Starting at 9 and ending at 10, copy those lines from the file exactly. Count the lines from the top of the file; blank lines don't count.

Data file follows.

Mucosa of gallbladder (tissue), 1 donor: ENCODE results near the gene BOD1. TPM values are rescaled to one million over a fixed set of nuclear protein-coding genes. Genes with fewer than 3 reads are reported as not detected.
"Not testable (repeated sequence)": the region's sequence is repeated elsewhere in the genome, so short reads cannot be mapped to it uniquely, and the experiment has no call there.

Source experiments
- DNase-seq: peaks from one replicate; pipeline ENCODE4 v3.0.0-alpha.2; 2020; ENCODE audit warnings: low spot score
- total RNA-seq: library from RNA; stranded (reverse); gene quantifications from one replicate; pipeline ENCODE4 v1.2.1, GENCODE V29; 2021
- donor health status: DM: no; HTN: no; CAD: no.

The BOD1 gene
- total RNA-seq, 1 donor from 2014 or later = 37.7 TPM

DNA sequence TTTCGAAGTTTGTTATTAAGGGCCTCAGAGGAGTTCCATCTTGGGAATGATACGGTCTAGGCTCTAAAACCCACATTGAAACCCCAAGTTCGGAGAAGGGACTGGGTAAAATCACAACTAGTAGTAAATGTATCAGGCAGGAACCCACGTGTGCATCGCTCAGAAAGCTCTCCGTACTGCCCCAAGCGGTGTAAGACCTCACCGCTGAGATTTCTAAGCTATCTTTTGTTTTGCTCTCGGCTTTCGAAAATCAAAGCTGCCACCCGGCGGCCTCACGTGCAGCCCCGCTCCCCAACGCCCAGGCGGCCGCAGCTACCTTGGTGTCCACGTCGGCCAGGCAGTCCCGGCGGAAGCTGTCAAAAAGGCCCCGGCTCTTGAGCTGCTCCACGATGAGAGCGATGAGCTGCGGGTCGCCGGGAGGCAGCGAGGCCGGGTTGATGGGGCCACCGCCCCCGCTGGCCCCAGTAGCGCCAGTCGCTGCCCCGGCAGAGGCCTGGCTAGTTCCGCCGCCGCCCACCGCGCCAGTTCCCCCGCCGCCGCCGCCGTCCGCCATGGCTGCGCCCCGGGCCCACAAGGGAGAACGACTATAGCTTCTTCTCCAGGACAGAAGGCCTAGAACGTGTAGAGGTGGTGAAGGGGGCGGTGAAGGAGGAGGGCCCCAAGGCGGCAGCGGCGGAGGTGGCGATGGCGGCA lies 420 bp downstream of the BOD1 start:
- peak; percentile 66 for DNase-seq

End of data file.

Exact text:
DNA sequence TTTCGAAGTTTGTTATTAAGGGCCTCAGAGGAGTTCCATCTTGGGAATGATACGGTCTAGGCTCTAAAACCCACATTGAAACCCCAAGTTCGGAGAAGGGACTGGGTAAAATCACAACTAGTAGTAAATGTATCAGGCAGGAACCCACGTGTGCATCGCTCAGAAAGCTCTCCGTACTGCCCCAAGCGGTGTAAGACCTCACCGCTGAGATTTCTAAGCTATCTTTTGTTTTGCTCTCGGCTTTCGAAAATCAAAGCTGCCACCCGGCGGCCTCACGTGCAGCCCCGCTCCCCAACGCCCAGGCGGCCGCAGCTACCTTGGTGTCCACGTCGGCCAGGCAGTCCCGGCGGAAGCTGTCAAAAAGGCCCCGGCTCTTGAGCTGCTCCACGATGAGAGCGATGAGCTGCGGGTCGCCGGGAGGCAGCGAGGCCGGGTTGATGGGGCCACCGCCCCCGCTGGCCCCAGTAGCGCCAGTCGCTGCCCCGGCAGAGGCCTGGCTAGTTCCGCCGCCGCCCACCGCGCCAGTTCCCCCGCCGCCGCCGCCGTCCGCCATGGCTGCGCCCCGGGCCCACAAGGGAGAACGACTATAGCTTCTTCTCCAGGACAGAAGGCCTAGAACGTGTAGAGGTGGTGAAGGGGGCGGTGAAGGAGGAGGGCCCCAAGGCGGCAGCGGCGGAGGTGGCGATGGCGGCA lies 420 bp downstream of the BOD1 start:
- peak; percentile 66 for DNase-seq